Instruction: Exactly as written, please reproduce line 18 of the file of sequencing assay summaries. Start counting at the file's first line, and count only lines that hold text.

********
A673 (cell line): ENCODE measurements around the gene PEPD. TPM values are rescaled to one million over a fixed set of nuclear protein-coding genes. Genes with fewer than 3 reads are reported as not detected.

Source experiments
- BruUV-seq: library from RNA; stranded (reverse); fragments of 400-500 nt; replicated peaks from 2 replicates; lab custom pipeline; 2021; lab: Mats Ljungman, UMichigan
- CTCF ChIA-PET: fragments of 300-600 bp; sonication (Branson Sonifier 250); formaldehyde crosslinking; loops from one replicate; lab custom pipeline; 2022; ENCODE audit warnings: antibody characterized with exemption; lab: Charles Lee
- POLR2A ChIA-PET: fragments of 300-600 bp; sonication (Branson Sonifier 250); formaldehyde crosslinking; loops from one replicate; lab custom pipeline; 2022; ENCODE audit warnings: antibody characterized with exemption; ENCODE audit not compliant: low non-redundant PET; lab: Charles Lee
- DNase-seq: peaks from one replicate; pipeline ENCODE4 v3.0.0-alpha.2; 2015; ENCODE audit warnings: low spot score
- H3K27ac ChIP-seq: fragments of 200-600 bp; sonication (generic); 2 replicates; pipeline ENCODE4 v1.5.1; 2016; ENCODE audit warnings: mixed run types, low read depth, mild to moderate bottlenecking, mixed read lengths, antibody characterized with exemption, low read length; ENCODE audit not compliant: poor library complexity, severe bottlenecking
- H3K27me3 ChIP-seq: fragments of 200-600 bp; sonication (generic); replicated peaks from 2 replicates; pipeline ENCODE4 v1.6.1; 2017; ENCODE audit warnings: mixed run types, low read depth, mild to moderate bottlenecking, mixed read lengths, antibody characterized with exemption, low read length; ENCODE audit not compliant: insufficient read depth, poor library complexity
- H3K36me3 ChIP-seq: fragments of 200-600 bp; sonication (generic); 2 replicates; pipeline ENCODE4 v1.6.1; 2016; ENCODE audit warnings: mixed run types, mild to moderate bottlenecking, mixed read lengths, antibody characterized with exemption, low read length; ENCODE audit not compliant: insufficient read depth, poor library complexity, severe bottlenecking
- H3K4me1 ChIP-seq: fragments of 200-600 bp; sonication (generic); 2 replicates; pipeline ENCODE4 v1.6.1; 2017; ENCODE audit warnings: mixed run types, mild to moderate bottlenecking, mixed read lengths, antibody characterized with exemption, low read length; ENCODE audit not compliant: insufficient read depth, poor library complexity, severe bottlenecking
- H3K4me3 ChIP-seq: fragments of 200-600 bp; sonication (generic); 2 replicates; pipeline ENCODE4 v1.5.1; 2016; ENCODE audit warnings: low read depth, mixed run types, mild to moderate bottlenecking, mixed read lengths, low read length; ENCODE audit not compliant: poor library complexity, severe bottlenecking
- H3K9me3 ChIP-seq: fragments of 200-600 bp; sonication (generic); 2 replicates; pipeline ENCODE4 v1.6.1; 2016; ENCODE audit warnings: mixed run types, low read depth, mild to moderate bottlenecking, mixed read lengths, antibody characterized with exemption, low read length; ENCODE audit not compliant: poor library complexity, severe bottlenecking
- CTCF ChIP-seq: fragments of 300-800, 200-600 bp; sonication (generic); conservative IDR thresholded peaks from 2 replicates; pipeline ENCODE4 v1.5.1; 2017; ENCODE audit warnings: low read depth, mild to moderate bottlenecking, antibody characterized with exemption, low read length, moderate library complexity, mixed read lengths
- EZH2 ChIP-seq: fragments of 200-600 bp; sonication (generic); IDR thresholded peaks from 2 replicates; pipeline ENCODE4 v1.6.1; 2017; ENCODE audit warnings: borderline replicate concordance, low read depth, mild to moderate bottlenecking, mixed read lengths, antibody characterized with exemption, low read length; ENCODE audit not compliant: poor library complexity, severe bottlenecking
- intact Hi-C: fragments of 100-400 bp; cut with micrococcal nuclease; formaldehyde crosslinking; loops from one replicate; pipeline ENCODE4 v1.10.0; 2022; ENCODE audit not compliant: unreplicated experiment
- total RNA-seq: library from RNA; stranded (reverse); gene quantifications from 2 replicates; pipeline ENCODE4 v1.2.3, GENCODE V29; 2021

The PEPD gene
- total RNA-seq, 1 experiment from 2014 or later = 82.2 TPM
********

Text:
- total RNA-seq, 1 experiment from 2014 or later = 82.2 TPM